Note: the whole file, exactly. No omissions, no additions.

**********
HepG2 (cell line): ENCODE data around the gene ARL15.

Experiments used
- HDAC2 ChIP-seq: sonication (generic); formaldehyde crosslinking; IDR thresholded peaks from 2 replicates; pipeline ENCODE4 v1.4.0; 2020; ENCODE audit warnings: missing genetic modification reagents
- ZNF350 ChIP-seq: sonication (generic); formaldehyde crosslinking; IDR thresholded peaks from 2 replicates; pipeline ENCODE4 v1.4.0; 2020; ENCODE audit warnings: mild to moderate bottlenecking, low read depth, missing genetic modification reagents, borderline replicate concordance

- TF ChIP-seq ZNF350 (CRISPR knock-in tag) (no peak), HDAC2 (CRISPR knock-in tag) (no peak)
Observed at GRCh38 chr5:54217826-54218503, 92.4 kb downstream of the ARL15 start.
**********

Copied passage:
HepG2 (cell line): ENCODE data around the gene ARL15.

Experiments used
- HDAC2 ChIP-seq: sonication (generic); formaldehyde crosslinking; IDR thresholded peaks from 2 replicates; pipeline ENCODE4 v1.4.0; 2020; ENCODE audit warnings: missing genetic modification reagents
- ZNF350 ChIP-seq: sonication (generic); formaldehyde crosslinking; IDR thresholded peaks from 2 replicates; pipeline ENCODE4 v1.4.0; 2020; ENCODE audit warnings: mild to moderate bottlenecking, low read depth, missing genetic modification reagents, borderline replicate concordance

- TF ChIP-seq ZNF350 (CRISPR knock-in tag) (no peak), HDAC2 (CRISPR knock-in tag) (no peak)
Observed at GRCh38 chr5:54217826-54218503, 92.4 kb downstream of the ARL15 start.